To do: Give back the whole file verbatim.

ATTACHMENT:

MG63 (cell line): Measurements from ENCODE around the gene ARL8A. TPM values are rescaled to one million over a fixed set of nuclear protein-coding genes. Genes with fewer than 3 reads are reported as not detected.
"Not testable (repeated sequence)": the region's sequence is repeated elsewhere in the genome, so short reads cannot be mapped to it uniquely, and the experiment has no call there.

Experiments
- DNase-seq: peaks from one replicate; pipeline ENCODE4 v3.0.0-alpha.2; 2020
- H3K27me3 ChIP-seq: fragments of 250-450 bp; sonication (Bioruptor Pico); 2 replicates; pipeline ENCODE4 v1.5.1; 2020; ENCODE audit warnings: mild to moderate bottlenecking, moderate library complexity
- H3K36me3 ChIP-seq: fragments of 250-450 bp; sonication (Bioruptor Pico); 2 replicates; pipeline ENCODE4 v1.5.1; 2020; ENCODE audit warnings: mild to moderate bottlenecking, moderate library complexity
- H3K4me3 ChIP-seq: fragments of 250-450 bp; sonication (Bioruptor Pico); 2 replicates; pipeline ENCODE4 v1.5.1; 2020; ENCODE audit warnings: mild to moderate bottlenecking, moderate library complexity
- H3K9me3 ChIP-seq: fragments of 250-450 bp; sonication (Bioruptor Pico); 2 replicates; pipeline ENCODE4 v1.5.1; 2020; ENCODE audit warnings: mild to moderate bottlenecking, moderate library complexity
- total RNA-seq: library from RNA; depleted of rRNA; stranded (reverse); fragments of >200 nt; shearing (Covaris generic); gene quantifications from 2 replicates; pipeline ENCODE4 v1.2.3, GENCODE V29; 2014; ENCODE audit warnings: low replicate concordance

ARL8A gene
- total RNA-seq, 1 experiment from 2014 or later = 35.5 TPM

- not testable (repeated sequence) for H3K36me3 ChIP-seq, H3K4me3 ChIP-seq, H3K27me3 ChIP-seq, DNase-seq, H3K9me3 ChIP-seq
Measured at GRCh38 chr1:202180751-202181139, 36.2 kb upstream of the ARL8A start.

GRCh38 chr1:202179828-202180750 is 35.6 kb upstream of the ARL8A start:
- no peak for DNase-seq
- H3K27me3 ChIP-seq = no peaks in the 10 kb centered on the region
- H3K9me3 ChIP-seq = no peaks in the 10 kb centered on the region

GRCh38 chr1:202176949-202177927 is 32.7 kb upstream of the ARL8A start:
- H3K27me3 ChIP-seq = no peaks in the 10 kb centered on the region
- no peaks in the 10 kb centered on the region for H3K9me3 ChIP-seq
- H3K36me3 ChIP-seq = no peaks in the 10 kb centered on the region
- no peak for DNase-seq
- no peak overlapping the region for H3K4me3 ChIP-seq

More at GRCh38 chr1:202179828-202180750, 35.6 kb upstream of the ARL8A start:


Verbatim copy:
MG63 (cell line): Measurements from ENCODE around the gene ARL8A. TPM values are rescaled to one million over a fixed set of nuclear protein-coding genes. Genes with fewer than 3 reads are reported as not detected.
"Not testable (repeated sequence)": the region's sequence is repeated elsewhere in the genome, so short reads cannot be mapped to it uniquely, and the experiment has no call there.

Experiments
- DNase-seq: peaks from one replicate; pipeline ENCODE4 v3.0.0-alpha.2; 2020
- H3K27me3 ChIP-seq: fragments of 250-450 bp; sonication (Bioruptor Pico); 2 replicates; pipeline ENCODE4 v1.5.1; 2020; ENCODE audit warnings: mild to moderate bottlenecking, moderate library complexity
- H3K36me3 ChIP-seq: fragments of 250-450 bp; sonication (Bioruptor Pico); 2 replicates; pipeline ENCODE4 v1.5.1; 2020; ENCODE audit warnings: mild to moderate bottlenecking, moderate library complexity
- H3K4me3 ChIP-seq: fragments of 250-450 bp; sonication (Bioruptor Pico); 2 replicates; pipeline ENCODE4 v1.5.1; 2020; ENCODE audit warnings: mild to moderate bottlenecking, moderate library complexity
- H3K9me3 ChIP-seq: fragments of 250-450 bp; sonication (Bioruptor Pico); 2 replicates; pipeline ENCODE4 v1.5.1; 2020; ENCODE audit warnings: mild to moderate bottlenecking, moderate library complexity
- total RNA-seq: library from RNA; depleted of rRNA; stranded (reverse); fragments of >200 nt; shearing (Covaris generic); gene quantifications from 2 replicates; pipeline ENCODE4 v1.2.3, GENCODE V29; 2014; ENCODE audit warnings: low replicate concordance

ARL8A gene
- total RNA-seq, 1 experiment from 2014 or later = 35.5 TPM

- not testable (repeated sequence) for H3K36me3 ChIP-seq, H3K4me3 ChIP-seq, H3K27me3 ChIP-seq, DNase-seq, H3K9me3 ChIP-seq
Measured at GRCh38 chr1:202180751-202181139, 36.2 kb upstream of the ARL8A start.

GRCh38 chr1:202179828-202180750 is 35.6 kb upstream of the ARL8A start:
- no peak for DNase-seq
- H3K27me3 ChIP-seq = no peaks in the 10 kb centered on the region
- H3K9me3 ChIP-seq = no peaks in the 10 kb centered on the region

GRCh38 chr1:202176949-202177927 is 32.7 kb upstream of the ARL8A start:
- H3K27me3 ChIP-seq = no peaks in the 10 kb centered on the region
- no peaks in the 10 kb centered on the region for H3K9me3 ChIP-seq
- H3K36me3 ChIP-seq = no peaks in the 10 kb centered on the region
- no peak for DNase-seq
- no peak overlapping the region for H3K4me3 ChIP-seq

More at GRCh38 chr1:202179828-202180750, 35.6 kb upstream of the ARL8A start: